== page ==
The distribution and abundance of bird species in tropical ecosystems has been thought to be influenced heavily through biotic interactions because of high diversity in stable environments. Nonetheless, the study of competition in the field is tough endeavor even for sessile organisms. We outline a series of independent studies, each tackling long-standing questions by utilizing or combining modern techniques and resources that were largely unavailable in previous decades. Collectively, these approaches offer rich potential for evaluating the strength of competition between interacting species and clarifying its effect on the structure of communities at local and regional scales.
Despite the expectation that high elevation hummingbird communities should have lower diversity of traits because they represent closely related lineages and phenotypic evolution shows a conservative behaviour, we do not see this pattern in observed communities. Either the time scale at which we measure phenotypic evolution is off or we are missing some other key factor.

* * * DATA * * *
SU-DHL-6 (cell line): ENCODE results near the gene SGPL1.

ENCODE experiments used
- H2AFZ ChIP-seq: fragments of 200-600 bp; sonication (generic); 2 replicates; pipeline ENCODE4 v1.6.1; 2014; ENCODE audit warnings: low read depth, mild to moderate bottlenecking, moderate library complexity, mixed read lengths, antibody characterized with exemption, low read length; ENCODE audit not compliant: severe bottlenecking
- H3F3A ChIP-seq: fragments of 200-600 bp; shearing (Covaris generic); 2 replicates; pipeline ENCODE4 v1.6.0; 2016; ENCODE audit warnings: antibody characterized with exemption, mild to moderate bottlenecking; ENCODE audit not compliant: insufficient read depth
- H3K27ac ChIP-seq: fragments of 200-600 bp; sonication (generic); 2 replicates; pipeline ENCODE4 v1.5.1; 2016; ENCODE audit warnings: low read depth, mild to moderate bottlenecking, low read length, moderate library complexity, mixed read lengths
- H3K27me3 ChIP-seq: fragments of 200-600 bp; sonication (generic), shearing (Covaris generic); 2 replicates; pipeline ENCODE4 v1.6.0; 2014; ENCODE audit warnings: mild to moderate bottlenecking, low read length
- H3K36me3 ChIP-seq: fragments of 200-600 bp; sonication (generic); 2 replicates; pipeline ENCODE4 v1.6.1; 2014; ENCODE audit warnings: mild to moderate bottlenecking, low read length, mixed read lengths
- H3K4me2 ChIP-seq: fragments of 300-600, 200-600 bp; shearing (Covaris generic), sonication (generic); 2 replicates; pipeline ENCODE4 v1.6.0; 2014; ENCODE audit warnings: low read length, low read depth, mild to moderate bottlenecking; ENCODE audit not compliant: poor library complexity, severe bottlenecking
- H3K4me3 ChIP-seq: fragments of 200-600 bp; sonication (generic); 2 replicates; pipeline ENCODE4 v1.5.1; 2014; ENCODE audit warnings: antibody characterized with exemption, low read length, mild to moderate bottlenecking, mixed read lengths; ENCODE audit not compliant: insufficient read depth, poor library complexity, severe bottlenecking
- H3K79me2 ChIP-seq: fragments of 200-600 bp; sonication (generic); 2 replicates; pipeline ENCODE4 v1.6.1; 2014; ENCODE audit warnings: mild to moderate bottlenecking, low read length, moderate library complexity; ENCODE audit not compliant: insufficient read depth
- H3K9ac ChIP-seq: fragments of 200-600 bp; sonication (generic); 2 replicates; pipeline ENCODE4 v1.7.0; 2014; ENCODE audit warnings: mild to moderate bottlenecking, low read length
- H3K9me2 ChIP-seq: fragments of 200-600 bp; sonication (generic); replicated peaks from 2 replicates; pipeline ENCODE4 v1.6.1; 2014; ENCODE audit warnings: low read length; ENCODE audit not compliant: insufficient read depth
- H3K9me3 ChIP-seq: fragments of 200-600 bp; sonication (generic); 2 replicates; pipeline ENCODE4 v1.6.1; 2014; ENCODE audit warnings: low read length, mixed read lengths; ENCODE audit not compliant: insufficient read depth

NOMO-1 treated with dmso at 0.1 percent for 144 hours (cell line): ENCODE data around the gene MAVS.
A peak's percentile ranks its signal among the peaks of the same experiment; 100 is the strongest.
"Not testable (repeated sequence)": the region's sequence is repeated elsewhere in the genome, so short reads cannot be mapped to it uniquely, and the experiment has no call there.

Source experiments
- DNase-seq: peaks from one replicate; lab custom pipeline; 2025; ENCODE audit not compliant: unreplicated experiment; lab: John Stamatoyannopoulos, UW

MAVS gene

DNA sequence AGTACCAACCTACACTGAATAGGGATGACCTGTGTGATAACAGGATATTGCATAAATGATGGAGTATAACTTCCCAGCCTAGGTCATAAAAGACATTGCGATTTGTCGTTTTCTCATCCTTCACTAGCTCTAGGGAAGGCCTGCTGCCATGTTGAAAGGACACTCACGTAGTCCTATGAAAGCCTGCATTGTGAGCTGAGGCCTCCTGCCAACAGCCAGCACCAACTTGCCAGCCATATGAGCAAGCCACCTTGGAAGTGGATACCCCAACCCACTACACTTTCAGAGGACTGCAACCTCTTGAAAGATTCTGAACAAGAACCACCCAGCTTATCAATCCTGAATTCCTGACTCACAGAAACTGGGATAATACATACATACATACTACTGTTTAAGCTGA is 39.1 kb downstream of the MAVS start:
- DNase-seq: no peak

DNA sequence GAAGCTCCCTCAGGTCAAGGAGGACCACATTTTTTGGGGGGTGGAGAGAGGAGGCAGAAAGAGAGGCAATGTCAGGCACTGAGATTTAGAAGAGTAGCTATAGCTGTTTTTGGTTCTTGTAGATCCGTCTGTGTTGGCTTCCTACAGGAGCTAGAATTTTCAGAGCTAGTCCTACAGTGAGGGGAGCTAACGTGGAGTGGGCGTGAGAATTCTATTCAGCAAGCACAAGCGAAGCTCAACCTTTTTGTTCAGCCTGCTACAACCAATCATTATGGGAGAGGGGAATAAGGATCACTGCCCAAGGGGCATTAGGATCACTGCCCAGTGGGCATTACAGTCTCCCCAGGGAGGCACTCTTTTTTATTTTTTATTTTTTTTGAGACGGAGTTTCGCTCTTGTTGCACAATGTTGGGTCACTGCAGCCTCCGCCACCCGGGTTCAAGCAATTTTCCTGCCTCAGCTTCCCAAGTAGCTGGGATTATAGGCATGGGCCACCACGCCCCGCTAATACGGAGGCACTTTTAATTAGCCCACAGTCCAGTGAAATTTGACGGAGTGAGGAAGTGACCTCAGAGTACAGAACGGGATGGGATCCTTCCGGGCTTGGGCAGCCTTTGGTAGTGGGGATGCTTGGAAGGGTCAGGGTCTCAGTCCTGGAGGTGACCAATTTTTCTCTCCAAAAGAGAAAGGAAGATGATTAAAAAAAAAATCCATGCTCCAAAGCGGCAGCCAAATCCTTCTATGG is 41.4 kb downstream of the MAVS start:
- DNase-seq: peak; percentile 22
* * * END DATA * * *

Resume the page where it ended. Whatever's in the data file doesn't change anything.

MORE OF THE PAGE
We found no evidence of temperate lineages displaying wider elevational ranges than tropical ones. Nonetheless, temperate lineages exhibited larger temperature ranges than tropical ones.
The relationship between phylogenetic structure and elevation changes depending on the clades used. On the left we can see that for hummingbird species belonging to the Coquette clade, species coocurring at higher elevations are more closely related than species that cooccur at lower elevations. On the other hand, if we do the same with species belonging to the Emerald clade (figure on the right), the opposite pattern appears. This might reflect different colonization histories among clades but also highlights potential complications in the interpretation of phylogenetic strutcture patterns.